|Bonnie Byrom Dixon
(404) 331-5001 ext. 2013
September 27, 2004
JACKSON ANNOUNCES $468,890 TO PROTECT GEORGIA CHILDREN AND FAMILIES FROM DANGEROUS LEAD AND OTHER HOME HAZARDS
Funding builds on remarkable success of HUD programs in healthy housing
ATLANTA - Lower income children and families in Georgia will live in healthier homes
because of more than $10 million in grants announced today by Housing and Urban Development Secretary Alphonso Jackson. The Georgia Tech Applied Research Corporation will receive $468,890 (see attached grant summary). The grant is part of nearly $168
million awarded around the nation to help local communities to conduct a wide range of activities to improve the conditions of families living in lower income housing, including:
- To remove potentially dangerous lead from lower income homes;
- To stimulate private sector investment in lead hazard control;
- To educate the public about the dangers of lead-based paint;
- To fund model programs promoting healthier and safer home environments; and,
- To support scientific research into innovative methods of identifying and eliminating health hazards in housing.
"Every family deserves a safe and healthy home to raise their children," said Jackson. "The funding we announce today will help protect children from dangerous lead, fund important research into healthier housing and will create other public and private investment to improve the living conditions of thousands of homes."
The Georgia Tech Applied Research Corporation was awarded $468,890 to study the development of a personal exposure-monitoring vest that will link actual exposures experienced by an asthmatic child related to pulmonary function. Use of the vest will provide data on the actual trigger contaminants for asthma aggravation by examining statistical correlations between measured exposures and changes in pulmonary function over time. The Georgia Tech Research Institute is the applied research and development component of the Georgia Institute of Technology, with principal facilities in Atlanta, Georgia, as well as Field Offices in Albuquerque, NM; Orlando, FL; Alexandria, VA; and, Huntsville, AL, among others, and is under the direction of Dr. Stephen Cross. For information contact Janis L. Goddard at (404) 894-6835.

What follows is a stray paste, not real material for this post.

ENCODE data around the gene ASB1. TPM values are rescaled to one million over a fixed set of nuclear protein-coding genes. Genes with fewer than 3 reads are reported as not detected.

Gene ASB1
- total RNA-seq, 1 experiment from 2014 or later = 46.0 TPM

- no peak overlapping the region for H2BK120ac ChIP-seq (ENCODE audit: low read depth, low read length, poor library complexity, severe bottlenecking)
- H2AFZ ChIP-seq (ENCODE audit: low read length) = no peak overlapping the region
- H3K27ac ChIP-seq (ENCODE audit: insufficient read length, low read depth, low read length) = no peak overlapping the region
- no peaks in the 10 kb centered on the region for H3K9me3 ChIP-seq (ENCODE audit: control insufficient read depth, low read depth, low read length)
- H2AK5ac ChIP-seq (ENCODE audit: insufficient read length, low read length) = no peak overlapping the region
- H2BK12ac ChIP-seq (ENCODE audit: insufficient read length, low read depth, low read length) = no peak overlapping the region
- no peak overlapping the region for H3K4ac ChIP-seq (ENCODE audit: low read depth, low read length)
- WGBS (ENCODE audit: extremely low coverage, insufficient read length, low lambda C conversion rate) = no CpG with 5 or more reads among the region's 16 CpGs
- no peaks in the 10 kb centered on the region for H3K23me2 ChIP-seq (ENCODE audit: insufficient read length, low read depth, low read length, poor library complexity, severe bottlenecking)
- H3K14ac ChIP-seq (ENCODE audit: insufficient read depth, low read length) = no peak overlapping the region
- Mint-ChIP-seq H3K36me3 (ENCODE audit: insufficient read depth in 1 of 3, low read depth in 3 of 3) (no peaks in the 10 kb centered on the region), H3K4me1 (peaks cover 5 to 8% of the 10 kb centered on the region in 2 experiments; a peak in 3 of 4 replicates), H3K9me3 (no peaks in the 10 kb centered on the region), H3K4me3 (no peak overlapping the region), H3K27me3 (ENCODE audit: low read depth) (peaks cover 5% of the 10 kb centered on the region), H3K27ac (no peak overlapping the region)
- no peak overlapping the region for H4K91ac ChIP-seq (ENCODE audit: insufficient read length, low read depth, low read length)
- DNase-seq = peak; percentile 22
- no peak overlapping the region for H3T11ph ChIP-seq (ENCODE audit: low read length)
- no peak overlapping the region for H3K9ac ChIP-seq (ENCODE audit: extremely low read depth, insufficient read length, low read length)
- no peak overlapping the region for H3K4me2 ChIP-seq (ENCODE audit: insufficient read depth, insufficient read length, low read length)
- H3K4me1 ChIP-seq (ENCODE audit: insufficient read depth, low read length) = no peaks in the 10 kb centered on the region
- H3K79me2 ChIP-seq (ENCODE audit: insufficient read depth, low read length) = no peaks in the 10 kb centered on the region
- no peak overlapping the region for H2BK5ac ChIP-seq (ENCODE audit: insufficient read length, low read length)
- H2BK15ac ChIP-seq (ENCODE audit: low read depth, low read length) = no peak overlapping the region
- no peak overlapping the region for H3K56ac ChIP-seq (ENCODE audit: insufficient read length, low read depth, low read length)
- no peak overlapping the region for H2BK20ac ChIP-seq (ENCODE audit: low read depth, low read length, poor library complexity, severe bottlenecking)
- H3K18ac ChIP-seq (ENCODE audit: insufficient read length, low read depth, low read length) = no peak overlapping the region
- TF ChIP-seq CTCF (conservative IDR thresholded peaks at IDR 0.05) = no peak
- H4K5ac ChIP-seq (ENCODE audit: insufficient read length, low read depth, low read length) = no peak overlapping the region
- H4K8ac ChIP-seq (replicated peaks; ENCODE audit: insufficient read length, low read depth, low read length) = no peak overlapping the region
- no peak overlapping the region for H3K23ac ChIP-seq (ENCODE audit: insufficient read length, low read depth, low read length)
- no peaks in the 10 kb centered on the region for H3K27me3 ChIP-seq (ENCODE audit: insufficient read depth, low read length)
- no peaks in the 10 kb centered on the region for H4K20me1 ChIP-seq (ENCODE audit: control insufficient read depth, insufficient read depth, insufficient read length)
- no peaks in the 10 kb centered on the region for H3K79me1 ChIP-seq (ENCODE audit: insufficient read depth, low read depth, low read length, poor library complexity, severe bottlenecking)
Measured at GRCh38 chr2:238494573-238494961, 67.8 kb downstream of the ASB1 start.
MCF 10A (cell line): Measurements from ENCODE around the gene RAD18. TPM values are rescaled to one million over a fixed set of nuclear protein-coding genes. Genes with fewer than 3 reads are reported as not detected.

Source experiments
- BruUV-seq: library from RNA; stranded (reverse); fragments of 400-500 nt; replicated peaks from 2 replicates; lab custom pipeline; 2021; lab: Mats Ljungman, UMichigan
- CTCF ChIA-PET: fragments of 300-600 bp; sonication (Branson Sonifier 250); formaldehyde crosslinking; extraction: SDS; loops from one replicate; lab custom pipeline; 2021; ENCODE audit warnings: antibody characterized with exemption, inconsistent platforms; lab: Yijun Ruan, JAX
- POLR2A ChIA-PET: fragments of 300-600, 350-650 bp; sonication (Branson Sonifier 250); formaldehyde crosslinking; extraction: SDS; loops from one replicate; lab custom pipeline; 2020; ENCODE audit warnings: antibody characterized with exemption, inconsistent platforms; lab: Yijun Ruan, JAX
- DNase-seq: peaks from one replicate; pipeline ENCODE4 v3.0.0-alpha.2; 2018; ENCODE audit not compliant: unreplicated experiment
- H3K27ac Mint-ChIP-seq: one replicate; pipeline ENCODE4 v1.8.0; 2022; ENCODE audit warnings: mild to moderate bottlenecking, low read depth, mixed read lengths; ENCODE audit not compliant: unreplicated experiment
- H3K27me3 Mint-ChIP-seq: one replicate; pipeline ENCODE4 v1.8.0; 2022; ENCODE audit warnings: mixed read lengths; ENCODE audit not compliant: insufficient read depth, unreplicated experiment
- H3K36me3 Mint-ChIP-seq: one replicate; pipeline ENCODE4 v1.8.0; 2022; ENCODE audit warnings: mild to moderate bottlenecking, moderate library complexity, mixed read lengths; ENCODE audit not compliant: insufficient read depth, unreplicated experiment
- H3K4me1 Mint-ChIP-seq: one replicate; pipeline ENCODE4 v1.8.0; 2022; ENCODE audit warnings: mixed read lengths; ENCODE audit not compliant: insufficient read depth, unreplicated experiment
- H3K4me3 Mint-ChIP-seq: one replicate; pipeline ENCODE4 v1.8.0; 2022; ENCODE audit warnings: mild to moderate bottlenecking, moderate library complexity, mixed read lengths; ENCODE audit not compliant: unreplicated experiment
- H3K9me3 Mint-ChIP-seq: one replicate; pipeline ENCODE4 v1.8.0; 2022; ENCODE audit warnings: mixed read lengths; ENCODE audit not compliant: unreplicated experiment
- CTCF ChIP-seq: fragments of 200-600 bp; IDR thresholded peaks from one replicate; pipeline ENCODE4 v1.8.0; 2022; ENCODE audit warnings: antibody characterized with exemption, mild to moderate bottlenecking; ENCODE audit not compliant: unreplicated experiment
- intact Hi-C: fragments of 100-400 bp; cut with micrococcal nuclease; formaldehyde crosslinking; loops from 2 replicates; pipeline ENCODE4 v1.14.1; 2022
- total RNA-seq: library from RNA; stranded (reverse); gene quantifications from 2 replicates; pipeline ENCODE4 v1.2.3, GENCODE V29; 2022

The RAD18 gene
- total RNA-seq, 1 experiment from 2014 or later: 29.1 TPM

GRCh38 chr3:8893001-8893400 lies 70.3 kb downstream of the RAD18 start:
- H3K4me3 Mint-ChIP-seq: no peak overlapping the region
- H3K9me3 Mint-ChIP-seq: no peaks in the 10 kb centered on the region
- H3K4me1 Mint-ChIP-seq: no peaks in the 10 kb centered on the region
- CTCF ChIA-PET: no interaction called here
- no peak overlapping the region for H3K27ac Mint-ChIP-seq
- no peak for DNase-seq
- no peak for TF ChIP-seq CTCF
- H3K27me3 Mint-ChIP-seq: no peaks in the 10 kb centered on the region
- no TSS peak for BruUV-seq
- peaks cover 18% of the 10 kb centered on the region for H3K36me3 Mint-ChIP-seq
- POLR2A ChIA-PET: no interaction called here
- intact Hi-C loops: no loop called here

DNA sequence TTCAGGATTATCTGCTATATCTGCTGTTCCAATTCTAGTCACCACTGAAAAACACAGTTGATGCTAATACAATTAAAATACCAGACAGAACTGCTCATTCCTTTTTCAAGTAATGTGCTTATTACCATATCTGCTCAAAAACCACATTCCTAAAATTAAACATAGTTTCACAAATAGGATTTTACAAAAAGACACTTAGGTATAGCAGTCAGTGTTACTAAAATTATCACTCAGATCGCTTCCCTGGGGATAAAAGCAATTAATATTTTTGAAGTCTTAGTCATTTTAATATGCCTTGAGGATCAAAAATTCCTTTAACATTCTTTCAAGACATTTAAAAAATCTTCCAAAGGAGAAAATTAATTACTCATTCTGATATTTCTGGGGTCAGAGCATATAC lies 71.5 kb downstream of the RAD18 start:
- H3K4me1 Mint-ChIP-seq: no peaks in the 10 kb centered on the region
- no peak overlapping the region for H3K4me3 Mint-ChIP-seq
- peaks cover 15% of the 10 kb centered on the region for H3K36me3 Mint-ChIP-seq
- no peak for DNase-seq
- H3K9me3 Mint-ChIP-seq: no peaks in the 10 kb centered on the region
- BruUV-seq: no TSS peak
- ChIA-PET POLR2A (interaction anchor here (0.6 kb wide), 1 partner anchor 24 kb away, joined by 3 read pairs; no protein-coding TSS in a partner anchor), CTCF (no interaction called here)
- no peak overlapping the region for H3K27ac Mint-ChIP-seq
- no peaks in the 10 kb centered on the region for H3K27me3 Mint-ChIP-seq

Lead Hazard Control Grant Programs
The funding announced today includes more than $145 million to eliminate dangerous lead paint hazards in thousands of privately owned, low-income housing units. These funds are provided through HUD's Lead-Based Paint Hazard Control and the Lead Hazard Reduction Demonstration grant programs. In addition, HUD's Operation LEAP (Lead Elimination Action Program) will provide $8.9 million to stimulate private sector contributions that will enable children to grow up in homes that are free from lead-based paint hazards. HUD will also award $1.9 million in Lead Outreach grants to support public education campaigns on the hazards of lead-based paint and what parents, building owners and others can do to protect children. Further, $1.7 million will assist local research institutions to study ways to
drive down the cost and increase the effectiveness of lead hazard identification and control.
HUD's lead hazard control program has a remarkable track record. Since the program began in 1990, more than 26 million fewer homes have lead-based paint. The Centers for Disease Control and Prevention estimates that the
number of lead-poisoned children in the U.S. declined by half in the past decade. Today, HUD's program is active in over 115 communities, helping to clean up lead hazards in low-income, privately owned housing.
Healthy Homes Initiative
Every year, children are harmed or become ill at home from a variety of preventable health and safety hazards. For example, childhood diseases such as asthma can be triggered by excessive dust or moisture in the home. Simple
home repairs can often prevent injuries from scalding, electrical shock or carbon monoxide poisoning. HUD's Healthy Homes Initiative addresses a multiple of these and other childhood diseases and injuries in the home by taking a holistic approach and addresses housing-related hazards in a coordinated fashion, rather than addressing a single hazard at a time.
The funding announced today around the nation includes more than $6.7 million in demonstration grants to identify and eliminate housing conditions that contribute to children's disease and injury, such as asthma, lead poisoning,
mold exposure, and carbon monoxide contamination. HUD is also investing more than $2.6 million to support
scientific research into new ways of identifying and eliminating health hazards in housing.
HUD is the nation's housing agency committed to increasing homeownership, particularly among minorities; creating affordable housing opportunities for low-income Americans; and supporting the homeless, elderly, people with disabilities and people living with AIDS. The Department also promotes economic and community development as
well as enforces the nation's fair housing laws. More information about HUD and its programs is available on the Internet and espanol.hud.gov.